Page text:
From Bonaparte to Branson, history books are full of charismatic leaders. Although some leaders are more successful than others, there are certain characteristics that make up the DNA of almost all great, influential bosses.
They are assertive, adaptable, hardworking and intelligent.
They know how to overcome adversity, are ready to laugh in the face of fear and are not afraid to get their hands dirty. Quite simply, they’re the ones who hang around the office long after everyone else has left, leading by example, crunching the numbers, or dreaming up new ventures to make millions.
In your own professional life, you may harbor ambitions to succeed on the same scale as a Rockefeller, but pesky scientists have potentially thrown a spanner in the works. According to a studyleaders such as Sir Winston Churchill and Margaret Thatcher had brains configured differently than the majority, making them destined to lead successfully.
This predilection for leadership, it seems, stems from greater brain power in areas that control decision-making and memory, giving them an advantage when it comes to making difficult decisions . Importantly, this research can prompt an organization to test which of its employees have the “leadership gene” and provide appropriate training.
What can you do to ensure you give your best to become a leader and climb the ladder?
Enroll in a management and leadership course
Although thinkers claim that great leaders are born with the ability to show the way, they are undoubtedly rare.
Therefore, you can try to get a head start with quality education. By registering in a management and leadership coursesyou can take steps to improve the key principles required to successfully lead a team.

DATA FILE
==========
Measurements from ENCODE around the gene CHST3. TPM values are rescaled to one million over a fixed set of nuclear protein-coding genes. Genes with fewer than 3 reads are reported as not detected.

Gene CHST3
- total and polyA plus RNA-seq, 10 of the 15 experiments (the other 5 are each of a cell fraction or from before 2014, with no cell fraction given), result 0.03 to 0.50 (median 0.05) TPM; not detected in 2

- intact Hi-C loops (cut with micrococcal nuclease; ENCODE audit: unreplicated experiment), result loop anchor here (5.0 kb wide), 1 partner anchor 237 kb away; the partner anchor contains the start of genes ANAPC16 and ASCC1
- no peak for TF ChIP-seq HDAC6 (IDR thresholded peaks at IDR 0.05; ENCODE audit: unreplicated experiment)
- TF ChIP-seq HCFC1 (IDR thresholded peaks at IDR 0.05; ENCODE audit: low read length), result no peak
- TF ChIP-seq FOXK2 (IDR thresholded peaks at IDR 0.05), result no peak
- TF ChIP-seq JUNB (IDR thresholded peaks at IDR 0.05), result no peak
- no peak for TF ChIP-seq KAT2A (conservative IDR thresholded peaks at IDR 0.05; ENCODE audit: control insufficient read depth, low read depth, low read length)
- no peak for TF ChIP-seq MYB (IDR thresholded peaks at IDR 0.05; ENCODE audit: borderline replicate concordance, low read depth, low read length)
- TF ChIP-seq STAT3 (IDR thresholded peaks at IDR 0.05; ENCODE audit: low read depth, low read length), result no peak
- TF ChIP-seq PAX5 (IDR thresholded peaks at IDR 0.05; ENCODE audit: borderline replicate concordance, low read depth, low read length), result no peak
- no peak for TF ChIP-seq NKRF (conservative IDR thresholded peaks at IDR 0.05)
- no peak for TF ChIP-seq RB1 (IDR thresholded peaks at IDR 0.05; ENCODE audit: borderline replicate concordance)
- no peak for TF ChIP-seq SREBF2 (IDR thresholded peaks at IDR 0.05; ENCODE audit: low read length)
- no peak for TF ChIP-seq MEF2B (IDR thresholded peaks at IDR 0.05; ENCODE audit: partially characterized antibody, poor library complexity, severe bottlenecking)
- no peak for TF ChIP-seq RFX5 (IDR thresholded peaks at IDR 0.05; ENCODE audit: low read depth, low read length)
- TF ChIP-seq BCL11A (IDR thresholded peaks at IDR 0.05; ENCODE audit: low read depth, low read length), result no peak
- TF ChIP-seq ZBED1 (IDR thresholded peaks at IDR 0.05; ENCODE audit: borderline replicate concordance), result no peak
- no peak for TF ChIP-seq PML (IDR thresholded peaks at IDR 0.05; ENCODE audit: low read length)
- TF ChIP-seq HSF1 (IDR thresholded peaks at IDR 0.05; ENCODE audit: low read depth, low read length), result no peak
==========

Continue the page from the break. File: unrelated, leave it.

Take the initiative
If you’re a bit of a wallflower in the workplace, it’s unlikely your boss will give you responsibilities that require you to assert yourself and lead a team. It is therefore important to take the bull by the horns, get out of your comfort zoneand demand more responsibilities.
Far from being cliché, if you push yourself, it proves that you have what it takes to progress in your career.
As American philanthropist and entrepreneur Eli Broad said: “The inability to delegate is one of the biggest problems I see among managers at all levels.”
Most Successful Leaders Refuse to Micromanage Their Employeespreferring instead to delegate tasks, empower workers and make them feel more involved in the overarching goals of the organization.
Doing these three things – enrolling in a management and leadership course, taking initiative and delegating tasks – will help you stand out from others at work and establish yourself as a leader. Start improving your leadership skills today!
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This article was originally published at an earlier date.
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